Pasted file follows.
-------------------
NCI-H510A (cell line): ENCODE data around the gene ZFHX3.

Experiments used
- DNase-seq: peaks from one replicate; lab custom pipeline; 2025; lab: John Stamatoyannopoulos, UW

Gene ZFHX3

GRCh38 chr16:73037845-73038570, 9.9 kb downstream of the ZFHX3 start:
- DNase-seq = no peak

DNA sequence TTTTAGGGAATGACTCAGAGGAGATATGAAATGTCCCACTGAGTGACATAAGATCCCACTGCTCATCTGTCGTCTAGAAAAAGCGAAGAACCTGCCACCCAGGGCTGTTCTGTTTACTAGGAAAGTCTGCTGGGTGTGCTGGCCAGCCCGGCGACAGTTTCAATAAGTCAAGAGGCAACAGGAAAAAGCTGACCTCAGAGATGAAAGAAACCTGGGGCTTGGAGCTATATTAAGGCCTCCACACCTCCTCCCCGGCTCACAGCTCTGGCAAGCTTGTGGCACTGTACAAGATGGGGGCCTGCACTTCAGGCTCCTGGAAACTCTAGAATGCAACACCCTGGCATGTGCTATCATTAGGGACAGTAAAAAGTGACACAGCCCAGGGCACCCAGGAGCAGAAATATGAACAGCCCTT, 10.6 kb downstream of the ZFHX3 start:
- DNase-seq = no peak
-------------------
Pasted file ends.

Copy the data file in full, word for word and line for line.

NCI-H510A (cell line): ENCODE data around the gene ZFHX3.

Experiments used
- DNase-seq: peaks from one replicate; lab custom pipeline; 2025; lab: John Stamatoyannopoulos, UW

Gene ZFHX3

GRCh38 chr16:73037845-73038570, 9.9 kb downstream of the ZFHX3 start:
- DNase-seq = no peak

DNA sequence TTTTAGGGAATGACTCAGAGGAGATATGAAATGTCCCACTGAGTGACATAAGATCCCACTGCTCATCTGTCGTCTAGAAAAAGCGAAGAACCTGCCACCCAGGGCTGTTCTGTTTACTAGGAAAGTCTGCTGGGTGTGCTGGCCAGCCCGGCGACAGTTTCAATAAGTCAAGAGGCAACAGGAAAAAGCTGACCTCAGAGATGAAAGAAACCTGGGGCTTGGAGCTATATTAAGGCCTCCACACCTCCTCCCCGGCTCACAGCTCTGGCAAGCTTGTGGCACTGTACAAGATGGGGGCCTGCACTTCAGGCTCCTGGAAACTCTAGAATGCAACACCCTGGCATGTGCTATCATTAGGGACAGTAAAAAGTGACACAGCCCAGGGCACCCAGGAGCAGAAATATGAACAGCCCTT, 10.6 kb downstream of the ZFHX3 start:
- DNase-seq = no peak